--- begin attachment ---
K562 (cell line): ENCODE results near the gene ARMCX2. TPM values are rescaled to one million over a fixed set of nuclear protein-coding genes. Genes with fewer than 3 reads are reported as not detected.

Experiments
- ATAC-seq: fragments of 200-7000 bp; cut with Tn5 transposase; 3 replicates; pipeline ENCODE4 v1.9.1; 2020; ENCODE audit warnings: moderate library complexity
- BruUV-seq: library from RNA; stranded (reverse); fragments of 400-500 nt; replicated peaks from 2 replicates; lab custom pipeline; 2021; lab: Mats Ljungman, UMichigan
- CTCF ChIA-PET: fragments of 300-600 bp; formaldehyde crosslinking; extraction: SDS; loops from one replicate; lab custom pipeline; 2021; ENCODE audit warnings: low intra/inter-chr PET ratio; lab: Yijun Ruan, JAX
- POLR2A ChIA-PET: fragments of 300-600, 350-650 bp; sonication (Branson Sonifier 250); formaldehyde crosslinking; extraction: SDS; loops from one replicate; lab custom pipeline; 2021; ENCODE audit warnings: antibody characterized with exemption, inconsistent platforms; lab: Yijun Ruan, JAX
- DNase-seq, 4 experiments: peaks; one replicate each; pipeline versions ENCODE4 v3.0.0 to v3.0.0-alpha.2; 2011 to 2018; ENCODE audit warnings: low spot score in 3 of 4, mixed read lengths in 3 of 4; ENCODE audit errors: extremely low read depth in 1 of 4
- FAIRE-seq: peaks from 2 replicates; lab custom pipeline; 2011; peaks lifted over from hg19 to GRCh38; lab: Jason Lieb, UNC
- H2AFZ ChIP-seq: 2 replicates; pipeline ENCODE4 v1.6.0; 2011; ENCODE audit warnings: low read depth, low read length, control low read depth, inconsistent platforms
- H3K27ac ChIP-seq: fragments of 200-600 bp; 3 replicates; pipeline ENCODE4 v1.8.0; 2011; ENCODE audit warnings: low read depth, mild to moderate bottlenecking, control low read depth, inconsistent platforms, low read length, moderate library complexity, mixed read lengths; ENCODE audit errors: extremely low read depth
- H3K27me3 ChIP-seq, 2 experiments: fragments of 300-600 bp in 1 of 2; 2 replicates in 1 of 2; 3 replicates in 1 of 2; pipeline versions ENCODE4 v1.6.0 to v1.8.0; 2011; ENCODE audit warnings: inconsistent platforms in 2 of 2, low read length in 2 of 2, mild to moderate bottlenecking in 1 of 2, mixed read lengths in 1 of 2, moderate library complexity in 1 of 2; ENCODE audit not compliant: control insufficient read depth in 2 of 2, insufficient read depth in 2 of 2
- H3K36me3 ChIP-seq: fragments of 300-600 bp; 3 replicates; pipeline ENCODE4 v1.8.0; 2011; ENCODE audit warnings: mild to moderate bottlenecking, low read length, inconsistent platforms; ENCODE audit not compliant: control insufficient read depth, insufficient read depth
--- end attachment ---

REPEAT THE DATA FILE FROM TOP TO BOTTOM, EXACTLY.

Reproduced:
K562 (cell line): ENCODE results near the gene ARMCX2. TPM values are rescaled to one million over a fixed set of nuclear protein-coding genes. Genes with fewer than 3 reads are reported as not detected.

Experiments
- ATAC-seq: fragments of 200-7000 bp; cut with Tn5 transposase; 3 replicates; pipeline ENCODE4 v1.9.1; 2020; ENCODE audit warnings: moderate library complexity
- BruUV-seq: library from RNA; stranded (reverse); fragments of 400-500 nt; replicated peaks from 2 replicates; lab custom pipeline; 2021; lab: Mats Ljungman, UMichigan
- CTCF ChIA-PET: fragments of 300-600 bp; formaldehyde crosslinking; extraction: SDS; loops from one replicate; lab custom pipeline; 2021; ENCODE audit warnings: low intra/inter-chr PET ratio; lab: Yijun Ruan, JAX
- POLR2A ChIA-PET: fragments of 300-600, 350-650 bp; sonication (Branson Sonifier 250); formaldehyde crosslinking; extraction: SDS; loops from one replicate; lab custom pipeline; 2021; ENCODE audit warnings: antibody characterized with exemption, inconsistent platforms; lab: Yijun Ruan, JAX
- DNase-seq, 4 experiments: peaks; one replicate each; pipeline versions ENCODE4 v3.0.0 to v3.0.0-alpha.2; 2011 to 2018; ENCODE audit warnings: low spot score in 3 of 4, mixed read lengths in 3 of 4; ENCODE audit errors: extremely low read depth in 1 of 4
- FAIRE-seq: peaks from 2 replicates; lab custom pipeline; 2011; peaks lifted over from hg19 to GRCh38; lab: Jason Lieb, UNC
- H2AFZ ChIP-seq: 2 replicates; pipeline ENCODE4 v1.6.0; 2011; ENCODE audit warnings: low read depth, low read length, control low read depth, inconsistent platforms
- H3K27ac ChIP-seq: fragments of 200-600 bp; 3 replicates; pipeline ENCODE4 v1.8.0; 2011; ENCODE audit warnings: low read depth, mild to moderate bottlenecking, control low read depth, inconsistent platforms, low read length, moderate library complexity, mixed read lengths; ENCODE audit errors: extremely low read depth
- H3K27me3 ChIP-seq, 2 experiments: fragments of 300-600 bp in 1 of 2; 2 replicates in 1 of 2; 3 replicates in 1 of 2; pipeline versions ENCODE4 v1.6.0 to v1.8.0; 2011; ENCODE audit warnings: inconsistent platforms in 2 of 2, low read length in 2 of 2, mild to moderate bottlenecking in 1 of 2, mixed read lengths in 1 of 2, moderate library complexity in 1 of 2; ENCODE audit not compliant: control insufficient read depth in 2 of 2, insufficient read depth in 2 of 2
- H3K36me3 ChIP-seq: fragments of 300-600 bp; 3 replicates; pipeline ENCODE4 v1.8.0; 2011; ENCODE audit warnings: mild to moderate bottlenecking, low read length, inconsistent platforms; ENCODE audit not compliant: control insufficient read depth, insufficient read depth